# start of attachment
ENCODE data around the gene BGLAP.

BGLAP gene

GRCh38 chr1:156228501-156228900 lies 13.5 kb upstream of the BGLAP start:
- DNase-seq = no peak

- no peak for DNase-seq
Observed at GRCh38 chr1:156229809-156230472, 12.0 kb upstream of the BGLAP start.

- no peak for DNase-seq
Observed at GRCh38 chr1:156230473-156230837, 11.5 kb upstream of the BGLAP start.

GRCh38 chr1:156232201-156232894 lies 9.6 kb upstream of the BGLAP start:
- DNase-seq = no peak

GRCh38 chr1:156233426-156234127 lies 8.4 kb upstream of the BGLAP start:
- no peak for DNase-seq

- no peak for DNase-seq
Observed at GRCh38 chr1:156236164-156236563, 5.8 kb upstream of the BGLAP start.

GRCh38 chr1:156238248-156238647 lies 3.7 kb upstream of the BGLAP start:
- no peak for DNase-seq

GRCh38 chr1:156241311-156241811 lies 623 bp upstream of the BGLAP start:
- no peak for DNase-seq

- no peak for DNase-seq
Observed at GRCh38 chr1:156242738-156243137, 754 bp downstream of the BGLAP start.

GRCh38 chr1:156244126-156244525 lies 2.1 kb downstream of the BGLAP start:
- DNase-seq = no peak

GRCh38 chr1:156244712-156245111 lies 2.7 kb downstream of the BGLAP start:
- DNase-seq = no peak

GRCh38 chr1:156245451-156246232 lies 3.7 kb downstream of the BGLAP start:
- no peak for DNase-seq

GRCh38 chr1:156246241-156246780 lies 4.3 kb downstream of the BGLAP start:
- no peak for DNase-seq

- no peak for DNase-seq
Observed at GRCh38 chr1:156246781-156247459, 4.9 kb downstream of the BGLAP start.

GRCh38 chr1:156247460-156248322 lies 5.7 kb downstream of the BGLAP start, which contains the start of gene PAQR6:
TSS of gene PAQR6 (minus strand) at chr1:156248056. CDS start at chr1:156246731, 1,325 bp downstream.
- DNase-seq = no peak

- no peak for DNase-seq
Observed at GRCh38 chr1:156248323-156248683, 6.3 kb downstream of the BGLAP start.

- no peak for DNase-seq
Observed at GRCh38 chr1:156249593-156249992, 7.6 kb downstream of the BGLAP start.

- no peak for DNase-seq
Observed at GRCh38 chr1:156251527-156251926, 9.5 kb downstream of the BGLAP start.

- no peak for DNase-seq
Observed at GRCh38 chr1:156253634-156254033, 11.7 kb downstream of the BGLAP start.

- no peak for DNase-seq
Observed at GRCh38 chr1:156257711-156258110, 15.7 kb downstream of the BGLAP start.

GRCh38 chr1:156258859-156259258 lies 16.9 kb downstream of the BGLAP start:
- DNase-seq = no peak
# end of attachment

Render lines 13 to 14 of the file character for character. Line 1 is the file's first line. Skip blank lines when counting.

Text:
- no peak for DNase-seq
Observed at GRCh38 chr1:156236164-156236563, 5.8 kb upstream of the BGLAP start.